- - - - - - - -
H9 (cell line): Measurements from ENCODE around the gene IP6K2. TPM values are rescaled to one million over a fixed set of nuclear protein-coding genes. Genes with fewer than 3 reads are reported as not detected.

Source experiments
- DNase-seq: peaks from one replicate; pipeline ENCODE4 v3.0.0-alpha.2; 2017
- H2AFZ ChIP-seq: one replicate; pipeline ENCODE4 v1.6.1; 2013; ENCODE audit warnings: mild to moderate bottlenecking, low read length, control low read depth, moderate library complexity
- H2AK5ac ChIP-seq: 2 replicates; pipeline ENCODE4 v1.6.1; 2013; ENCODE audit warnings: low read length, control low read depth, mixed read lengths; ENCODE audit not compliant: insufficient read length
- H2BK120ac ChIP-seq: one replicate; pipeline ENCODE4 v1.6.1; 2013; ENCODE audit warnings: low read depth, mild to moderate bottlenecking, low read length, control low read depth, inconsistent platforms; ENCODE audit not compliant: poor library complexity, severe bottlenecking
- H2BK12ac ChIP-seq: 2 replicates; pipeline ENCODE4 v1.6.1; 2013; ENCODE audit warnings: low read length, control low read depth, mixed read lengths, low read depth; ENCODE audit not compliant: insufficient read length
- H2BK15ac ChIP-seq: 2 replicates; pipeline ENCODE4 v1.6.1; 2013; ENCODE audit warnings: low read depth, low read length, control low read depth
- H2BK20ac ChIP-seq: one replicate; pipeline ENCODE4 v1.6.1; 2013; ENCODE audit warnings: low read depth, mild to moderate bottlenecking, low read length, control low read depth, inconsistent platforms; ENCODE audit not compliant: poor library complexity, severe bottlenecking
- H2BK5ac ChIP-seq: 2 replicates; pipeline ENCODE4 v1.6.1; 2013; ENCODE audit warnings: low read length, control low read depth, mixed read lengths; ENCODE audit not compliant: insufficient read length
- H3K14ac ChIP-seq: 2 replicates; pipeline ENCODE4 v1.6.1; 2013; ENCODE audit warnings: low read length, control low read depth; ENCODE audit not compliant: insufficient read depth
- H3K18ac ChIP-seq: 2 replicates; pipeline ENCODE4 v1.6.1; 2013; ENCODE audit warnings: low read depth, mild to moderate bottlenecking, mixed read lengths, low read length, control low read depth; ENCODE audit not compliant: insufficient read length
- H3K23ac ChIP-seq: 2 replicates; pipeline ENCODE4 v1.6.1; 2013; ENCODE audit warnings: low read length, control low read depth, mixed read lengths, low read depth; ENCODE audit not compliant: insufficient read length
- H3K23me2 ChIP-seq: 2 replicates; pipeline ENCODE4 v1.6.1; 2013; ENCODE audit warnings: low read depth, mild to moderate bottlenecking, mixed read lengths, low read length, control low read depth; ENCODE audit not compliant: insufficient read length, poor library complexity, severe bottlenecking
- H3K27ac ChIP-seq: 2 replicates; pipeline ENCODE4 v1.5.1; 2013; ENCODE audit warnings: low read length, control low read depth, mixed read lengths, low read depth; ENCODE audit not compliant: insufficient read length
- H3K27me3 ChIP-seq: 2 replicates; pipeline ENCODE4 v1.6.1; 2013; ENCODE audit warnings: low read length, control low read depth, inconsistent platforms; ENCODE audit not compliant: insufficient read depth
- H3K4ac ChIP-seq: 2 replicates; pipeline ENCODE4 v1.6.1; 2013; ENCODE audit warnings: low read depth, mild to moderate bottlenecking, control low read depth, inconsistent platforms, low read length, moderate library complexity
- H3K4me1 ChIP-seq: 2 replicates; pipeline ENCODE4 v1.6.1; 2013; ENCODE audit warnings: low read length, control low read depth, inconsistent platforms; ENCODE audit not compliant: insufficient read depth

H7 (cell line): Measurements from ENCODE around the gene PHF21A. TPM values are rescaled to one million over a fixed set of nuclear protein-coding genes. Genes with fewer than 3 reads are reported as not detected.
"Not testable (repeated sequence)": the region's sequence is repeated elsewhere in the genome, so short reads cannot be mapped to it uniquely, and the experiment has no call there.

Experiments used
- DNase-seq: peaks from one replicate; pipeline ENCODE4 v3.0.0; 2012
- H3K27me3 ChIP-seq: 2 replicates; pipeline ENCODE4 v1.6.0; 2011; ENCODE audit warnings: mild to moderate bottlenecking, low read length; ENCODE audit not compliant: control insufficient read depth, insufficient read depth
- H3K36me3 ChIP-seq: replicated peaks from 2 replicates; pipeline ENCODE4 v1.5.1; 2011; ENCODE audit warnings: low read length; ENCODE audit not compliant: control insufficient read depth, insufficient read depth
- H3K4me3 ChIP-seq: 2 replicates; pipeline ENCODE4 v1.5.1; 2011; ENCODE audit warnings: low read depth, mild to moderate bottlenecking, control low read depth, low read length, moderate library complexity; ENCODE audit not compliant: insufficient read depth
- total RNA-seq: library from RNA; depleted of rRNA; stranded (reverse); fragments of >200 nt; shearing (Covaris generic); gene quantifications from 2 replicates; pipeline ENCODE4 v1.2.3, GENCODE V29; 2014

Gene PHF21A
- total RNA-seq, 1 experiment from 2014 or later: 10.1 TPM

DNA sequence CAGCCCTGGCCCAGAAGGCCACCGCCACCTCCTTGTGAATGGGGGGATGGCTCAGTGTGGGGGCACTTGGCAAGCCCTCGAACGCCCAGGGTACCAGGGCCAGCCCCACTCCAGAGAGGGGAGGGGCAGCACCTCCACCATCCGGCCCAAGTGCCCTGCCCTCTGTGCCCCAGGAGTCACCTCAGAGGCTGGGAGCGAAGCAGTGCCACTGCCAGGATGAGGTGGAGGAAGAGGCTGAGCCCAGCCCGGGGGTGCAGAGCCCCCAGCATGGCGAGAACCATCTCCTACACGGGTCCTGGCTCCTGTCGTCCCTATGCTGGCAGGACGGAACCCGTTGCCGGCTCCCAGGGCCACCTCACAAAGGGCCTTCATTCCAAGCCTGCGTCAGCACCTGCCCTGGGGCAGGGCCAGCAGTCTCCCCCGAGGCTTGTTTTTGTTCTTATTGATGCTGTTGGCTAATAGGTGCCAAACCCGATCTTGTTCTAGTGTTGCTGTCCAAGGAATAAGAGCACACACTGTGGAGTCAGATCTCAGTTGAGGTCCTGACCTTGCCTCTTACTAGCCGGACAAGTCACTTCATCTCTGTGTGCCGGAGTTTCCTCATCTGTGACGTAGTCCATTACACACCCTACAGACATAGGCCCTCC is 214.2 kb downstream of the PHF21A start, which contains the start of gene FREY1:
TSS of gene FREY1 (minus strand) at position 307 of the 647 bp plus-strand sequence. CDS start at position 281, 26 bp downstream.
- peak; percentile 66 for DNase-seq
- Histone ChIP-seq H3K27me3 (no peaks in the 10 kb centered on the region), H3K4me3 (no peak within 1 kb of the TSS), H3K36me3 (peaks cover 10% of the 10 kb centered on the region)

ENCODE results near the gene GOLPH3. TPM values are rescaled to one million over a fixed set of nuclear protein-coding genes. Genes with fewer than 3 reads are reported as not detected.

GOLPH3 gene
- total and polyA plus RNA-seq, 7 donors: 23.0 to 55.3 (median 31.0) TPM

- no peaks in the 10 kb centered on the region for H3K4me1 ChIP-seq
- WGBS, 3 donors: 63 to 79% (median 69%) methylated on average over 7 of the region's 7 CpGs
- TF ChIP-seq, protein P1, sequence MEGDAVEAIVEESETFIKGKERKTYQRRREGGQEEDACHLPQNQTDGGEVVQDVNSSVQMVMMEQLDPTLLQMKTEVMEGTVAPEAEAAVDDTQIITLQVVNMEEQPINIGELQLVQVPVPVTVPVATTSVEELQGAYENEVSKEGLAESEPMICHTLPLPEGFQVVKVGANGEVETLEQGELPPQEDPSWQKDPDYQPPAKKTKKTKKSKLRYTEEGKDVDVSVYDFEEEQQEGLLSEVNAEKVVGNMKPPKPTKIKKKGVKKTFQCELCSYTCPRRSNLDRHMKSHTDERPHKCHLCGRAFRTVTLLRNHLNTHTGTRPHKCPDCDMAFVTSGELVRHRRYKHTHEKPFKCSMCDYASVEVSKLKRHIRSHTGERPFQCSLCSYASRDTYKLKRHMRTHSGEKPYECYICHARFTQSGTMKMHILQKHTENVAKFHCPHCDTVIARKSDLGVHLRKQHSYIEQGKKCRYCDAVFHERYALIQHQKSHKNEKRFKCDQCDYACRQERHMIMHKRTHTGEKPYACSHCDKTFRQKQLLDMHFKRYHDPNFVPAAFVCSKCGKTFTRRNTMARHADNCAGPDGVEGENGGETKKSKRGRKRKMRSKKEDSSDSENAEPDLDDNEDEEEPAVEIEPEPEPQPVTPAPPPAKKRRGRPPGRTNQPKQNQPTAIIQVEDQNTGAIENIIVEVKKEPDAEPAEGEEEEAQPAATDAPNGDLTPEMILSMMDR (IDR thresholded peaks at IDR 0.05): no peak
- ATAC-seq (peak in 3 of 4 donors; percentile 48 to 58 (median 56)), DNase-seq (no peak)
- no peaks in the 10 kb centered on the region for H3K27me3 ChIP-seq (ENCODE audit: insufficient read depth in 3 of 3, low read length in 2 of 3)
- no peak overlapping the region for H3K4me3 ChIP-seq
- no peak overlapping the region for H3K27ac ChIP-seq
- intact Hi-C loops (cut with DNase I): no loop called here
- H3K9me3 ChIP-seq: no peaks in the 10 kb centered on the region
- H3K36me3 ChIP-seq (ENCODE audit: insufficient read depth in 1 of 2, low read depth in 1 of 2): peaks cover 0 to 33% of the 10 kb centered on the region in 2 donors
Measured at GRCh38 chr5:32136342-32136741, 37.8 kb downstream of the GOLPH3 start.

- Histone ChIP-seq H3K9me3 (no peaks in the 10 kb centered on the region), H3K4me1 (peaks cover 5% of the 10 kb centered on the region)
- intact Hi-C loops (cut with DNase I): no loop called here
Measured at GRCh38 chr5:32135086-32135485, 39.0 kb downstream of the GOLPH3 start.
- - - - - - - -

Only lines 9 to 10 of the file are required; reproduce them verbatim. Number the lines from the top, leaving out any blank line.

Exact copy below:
- H2BK20ac ChIP-seq: one replicate; pipeline ENCODE4 v1.6.1; 2013; ENCODE audit warnings: low read depth, mild to moderate bottlenecking, low read length, control low read depth, inconsistent platforms; ENCODE audit not compliant: poor library complexity, severe bottlenecking
- H2BK5ac ChIP-seq: 2 replicates; pipeline ENCODE4 v1.6.1; 2013; ENCODE audit warnings: low read length, control low read depth, mixed read lengths; ENCODE audit not compliant: insufficient read length